The Amiable and Respectable Virtuesby Adam Smith
40 Two sets of virtues are founded on these 2 efforts:
- The observer’s effort to enter into the observee’s feelings
On this effort is founded:
- the soft, gentle, amiable virtues, and
- the virtues of candid condescension and indulgent humanity.
- The observee’s effort to bring down his emotions to what the observer can go along with
From this effort originates the respectable virtues of self-denial and self-control.
- These subject our nature to what our own dignity, honour, and proper conduct requires.
41 A man is very amiable if his sympathetic heart:
- echoes all the feelings of the people he converses with
- grieves for their calamities
- resents their injuries, and
- rejoices at their good fortune
When we bring ourselves the situation of his companions, we understand their gratitude to him for his tender sympathy.
A man is disagreeable if his hard heart feels for himself only and is insensible to the happiness or misery of others!
- We also enter into the pain of the people he talks to and sympathize with them
42 On the other hand, we feel noble propriety and grace in those who exert self-command=
- for the dignity of every passion, and
- for others to enter into it.
We are disgusted with that clamorous grief, which calls on our compassion with sighs, tears, and lamentations. But we revere that reserved, silent, and majestic sorrow.
43 In the same way, the insolence and brutality of unrestrained anger is most detestable.
But we admire that noble resentment that seeks justice for injuries.
- It naturally calls forth the indignation and anger in the impartial spectator’s breast.
- But this anger never:
- attempts any greater vengeance,
- wants to inflict more punishment, than what every indifferent person wants to see.
The Perfection of Human Nature is in feeling for others while restraining ourselves.
44 Hence, the perfection of human nature is:
- in feeling much for others and little for ourselves, and
- in restraining our selfish and to indulge our benevolent affections
Only these can produce that harmony of feelings.
- The great law of Christianity is to love our neighbour as we love ourselves
- The great law of nature is to love ourselves only=
- as we love our neighbour,
- as our neighbour is capable of loving us.
45 Good taste and good judgement imply:
- a delicacy of sentiment, and
- an uncommon acuteness of understanding.
The virtues of sensibility and self-command are as uncommon.
Humanity is an amiable virtue.
- It needs a sensibility beyond that possessed by crude people.
Magnanimity is a great and exalted virtue.
- It demands much more than self-command.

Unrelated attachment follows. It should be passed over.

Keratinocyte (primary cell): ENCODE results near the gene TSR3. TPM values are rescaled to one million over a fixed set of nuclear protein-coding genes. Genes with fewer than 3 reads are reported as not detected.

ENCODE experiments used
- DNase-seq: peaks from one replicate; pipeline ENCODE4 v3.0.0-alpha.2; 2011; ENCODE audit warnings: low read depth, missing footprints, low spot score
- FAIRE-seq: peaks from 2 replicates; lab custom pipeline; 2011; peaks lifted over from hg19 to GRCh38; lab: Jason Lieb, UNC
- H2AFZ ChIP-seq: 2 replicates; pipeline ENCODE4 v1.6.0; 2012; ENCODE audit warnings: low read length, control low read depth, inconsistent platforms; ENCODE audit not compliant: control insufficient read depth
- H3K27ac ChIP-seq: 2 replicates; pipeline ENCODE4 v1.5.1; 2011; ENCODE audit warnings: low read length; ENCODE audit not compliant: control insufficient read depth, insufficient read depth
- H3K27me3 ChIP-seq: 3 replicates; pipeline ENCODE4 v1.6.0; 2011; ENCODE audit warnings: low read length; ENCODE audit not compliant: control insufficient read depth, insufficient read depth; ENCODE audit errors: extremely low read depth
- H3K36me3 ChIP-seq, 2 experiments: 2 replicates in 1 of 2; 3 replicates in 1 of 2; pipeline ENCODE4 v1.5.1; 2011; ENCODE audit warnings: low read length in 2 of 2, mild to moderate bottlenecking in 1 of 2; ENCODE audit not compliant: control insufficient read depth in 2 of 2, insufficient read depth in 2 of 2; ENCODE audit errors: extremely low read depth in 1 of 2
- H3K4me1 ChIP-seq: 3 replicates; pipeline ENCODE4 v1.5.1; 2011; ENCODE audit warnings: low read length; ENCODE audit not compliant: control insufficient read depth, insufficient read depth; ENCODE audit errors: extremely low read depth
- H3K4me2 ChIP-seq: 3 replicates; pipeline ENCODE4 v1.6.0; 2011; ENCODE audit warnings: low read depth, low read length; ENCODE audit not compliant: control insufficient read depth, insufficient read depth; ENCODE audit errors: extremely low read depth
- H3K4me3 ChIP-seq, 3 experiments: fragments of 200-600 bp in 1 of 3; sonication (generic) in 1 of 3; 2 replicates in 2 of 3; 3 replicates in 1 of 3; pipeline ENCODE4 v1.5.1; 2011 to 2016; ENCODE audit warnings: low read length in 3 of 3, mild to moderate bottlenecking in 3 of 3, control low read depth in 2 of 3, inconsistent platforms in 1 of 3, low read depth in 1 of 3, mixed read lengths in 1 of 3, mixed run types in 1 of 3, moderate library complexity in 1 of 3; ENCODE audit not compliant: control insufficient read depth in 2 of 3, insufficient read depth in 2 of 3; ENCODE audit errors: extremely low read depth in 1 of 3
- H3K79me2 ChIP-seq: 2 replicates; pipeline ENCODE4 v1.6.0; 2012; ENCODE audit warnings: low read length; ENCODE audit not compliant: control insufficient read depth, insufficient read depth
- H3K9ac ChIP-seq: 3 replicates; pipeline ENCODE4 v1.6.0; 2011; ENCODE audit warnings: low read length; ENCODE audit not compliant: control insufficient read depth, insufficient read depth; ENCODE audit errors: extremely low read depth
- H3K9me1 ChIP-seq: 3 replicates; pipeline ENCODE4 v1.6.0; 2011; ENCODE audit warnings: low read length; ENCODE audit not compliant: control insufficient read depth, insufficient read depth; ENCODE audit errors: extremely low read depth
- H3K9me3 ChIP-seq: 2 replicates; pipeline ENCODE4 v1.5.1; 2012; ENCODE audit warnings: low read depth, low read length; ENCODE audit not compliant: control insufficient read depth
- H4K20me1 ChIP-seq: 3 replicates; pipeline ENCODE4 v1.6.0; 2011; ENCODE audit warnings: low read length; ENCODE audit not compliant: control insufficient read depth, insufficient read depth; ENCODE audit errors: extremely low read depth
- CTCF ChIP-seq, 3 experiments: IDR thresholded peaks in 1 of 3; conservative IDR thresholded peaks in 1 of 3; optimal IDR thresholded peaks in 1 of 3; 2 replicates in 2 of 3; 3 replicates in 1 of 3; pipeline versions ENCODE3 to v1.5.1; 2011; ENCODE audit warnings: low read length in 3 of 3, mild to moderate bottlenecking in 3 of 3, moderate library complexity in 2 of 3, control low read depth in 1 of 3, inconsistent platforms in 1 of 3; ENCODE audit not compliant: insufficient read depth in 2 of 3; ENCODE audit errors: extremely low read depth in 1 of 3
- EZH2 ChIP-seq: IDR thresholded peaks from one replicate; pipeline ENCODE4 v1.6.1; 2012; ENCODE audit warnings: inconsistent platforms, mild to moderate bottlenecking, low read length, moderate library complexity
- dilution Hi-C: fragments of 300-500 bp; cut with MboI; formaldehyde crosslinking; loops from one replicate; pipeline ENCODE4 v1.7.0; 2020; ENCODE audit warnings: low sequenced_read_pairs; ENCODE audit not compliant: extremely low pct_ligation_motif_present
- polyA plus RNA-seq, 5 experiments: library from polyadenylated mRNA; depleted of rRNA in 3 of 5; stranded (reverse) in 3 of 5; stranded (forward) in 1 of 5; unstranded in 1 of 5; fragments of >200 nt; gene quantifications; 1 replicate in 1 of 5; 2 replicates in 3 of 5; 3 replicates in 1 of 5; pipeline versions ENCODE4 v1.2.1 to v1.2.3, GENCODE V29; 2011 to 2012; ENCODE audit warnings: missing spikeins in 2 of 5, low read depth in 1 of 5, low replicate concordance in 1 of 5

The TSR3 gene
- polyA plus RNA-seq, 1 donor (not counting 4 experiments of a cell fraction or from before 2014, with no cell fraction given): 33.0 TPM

Common morality is not a virtue just as common intellectual quality is not a unique ability.
Virtue is excellence.
- It is uncommon, great, and beautiful, and rises far above the ordinary.
The amiable virtues have a sensibility which has exquisite delicacy and tenderness.
The respectable virtues have a self-command which governs human passions.
46 In this respect, there is a big difference between virtue and mere propriety.
- Virtues are qualities and actions which deserve admiration and celebration.
- Propriety simply deserves approval.
Often, ordinary sensibility or self-command is enough for us to act properly. For example, to eat when we are hungry is perfectly proper, but not virtuous.
47 On the contrary, there might be much virtue in actions which are not perfectly proper, because the situation itself might render perfection impossible.
This often happens in situations which require the greatest self-command. In those cases, the sufferer’s behaviour is not perfectly proper, though it may still deserve some applause.
- It can even be regarded as virtuous.
- It may still show an effort of generosity and magnanimity which most men are incapable of.
- It might be as close to perfect for such trying occasions.
48 In such cases, we frequently use two different standards to determine the judgment on any action=
- The idea of complete propriety and perfection, which no human can attain in those difficult situations
- The idea of the distance from this complete perfection
- Whatever goes beyond this common degree of propriety deserves applause.
- Whatever falls short of it seems to deserve blame.
49 In the same way, we judge works of art which address themselves to the imagination. When a critic examines a great master’s poetry or painting, he may sometimes examine it by an idea of perfection in his own mind:
- He compares the work with his standards and sees only faults and imperfections.
- But when he considers it relative to other works of the same kind, he compares it with a very different standard.
The work may deserve the highest applause when compared to the new measure of the common excellence of its genre. When he judges relative to other artworks, it may often deserve the highest applause because it is more perfect than the others.